- Keep an eye on children and look for warning signs. What are the warning signs? Often, kids recognize that they are doing something that you wouldn’t approve of, and they will try to hide it from you. So keep an eye on changing behaviors – children wanting to spend more time locked in their rooms on their devices, turning off devices when you enter the room, or becoming withdrawn from family and friends. Other common warning signs include finding pornography on their devices, or children spending large amounts of time online, particularly at night or early in the morning while people are asleep and the kids feel they have more privacy
- Get proactive! Many educators are reporting that students have fallen off the radar in the pandemic. In these cases, take the initiative of calling their parents or guardians, or reporting it to the authorities as appropriate. If you witness unusual behavior in your neighbor’s child, reach out and contact authorities for guidance. It takes a village!
Recognizing that this work is taxing on many levels, including emotionally, Kristi House has compiled resources and created educational content to help people navigate these uncharted waters. With four full-time education and outreach specialists on staff, we are offering webinars for adults and children on topics affecting them in today’s pandemic, ranging from internet safety to human trafficking and exploitation. Additionally, we are providing support for families in the pandemic.
As always, we are continuing to apply our evidence-based therapeutic modalities and other services provided by our case managers and advocates to help children who suffered sexual exploitation or abuse, as well as their families, to heal from that trauma. All the services we provide are free.
Now is the time to act. As a society, we cannot allow the tragic deaths of Special Agents Daniel Alfin and Lauren Schwartzenberger – the two FBI agents who dedicated their lives to stopping child sexual predators – to have been in vain. At this time, we must step it up and work together to continue their legacy of stopping online child sex predators and eradicating child sexual exploitation and abuse.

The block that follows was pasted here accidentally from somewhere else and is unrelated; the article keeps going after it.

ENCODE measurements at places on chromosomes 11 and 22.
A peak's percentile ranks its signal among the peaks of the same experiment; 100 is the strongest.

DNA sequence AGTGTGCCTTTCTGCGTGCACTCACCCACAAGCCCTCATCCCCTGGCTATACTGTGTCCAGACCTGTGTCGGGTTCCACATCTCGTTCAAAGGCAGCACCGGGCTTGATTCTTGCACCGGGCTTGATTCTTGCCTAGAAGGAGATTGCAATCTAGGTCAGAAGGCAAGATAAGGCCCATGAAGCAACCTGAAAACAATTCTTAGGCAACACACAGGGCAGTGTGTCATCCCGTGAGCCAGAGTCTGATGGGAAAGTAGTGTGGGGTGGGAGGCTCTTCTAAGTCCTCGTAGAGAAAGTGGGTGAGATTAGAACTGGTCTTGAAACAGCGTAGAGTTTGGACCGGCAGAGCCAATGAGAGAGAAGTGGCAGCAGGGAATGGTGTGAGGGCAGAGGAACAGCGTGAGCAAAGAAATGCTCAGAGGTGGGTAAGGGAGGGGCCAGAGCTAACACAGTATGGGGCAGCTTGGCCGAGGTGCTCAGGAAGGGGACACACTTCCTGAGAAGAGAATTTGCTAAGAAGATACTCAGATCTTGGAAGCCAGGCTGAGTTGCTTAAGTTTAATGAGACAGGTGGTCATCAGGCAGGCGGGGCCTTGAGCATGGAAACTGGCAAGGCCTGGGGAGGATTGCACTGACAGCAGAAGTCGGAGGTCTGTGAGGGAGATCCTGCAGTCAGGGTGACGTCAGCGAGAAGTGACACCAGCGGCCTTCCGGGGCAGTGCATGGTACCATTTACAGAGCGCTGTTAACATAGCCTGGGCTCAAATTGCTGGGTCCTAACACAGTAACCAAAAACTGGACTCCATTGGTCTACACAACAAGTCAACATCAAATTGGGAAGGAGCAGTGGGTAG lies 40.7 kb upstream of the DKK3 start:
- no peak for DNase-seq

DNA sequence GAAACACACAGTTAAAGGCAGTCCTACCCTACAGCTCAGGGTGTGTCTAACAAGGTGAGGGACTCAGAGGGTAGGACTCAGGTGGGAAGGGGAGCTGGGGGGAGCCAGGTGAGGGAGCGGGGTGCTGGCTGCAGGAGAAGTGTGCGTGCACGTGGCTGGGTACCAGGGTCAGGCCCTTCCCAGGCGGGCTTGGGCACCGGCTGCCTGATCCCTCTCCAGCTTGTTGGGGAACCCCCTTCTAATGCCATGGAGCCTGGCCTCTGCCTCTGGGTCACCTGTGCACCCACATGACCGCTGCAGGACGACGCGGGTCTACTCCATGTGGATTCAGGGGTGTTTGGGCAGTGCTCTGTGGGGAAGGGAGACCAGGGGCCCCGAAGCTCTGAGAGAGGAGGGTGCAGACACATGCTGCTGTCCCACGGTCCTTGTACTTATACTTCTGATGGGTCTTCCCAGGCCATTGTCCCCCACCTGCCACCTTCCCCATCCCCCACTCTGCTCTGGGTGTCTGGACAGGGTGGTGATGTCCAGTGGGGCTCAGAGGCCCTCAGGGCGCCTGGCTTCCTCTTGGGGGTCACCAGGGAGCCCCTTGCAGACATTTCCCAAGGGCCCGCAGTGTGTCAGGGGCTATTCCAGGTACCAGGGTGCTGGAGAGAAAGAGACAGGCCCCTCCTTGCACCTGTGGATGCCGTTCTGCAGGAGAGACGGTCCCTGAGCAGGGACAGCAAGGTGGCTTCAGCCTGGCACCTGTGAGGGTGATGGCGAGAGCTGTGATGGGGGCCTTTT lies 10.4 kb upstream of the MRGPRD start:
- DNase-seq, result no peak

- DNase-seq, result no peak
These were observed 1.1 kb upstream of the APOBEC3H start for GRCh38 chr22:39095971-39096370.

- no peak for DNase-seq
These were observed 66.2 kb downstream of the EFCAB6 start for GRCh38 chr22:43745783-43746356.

Amanda G. Altman, Esq., is the CEO of Kristi House, the nationally accredited, state-recognized Children’s Advocacy Center for Miami-Dade County providing therapy, advocacy, and emergency assistance to more than 1,500 sexually exploited and abused children and their families every year. Before joining Kristi House in 2020, Ms. Altman was a shareholder at Fowler White Burnett. Prior to this, she obtained highly valued experience in a variety of roles, including serving as Assistant US Attorney for the Southern District of Florida. She is a former president of the 1,000-member Junior League of Miami, where, among other things, she advocated for transitional housing on behalf of women and children who were victims of domestic violence. She later chaired the Annual Ball for the Red Cross of Greater Miami and the Keys, where she is a board member. Ms. Altman is a graduate of Saint Louis University School of Law. She resides in Aventura with her fiancé David Lynn, and their rescue dogs “Millie” and “Parker.”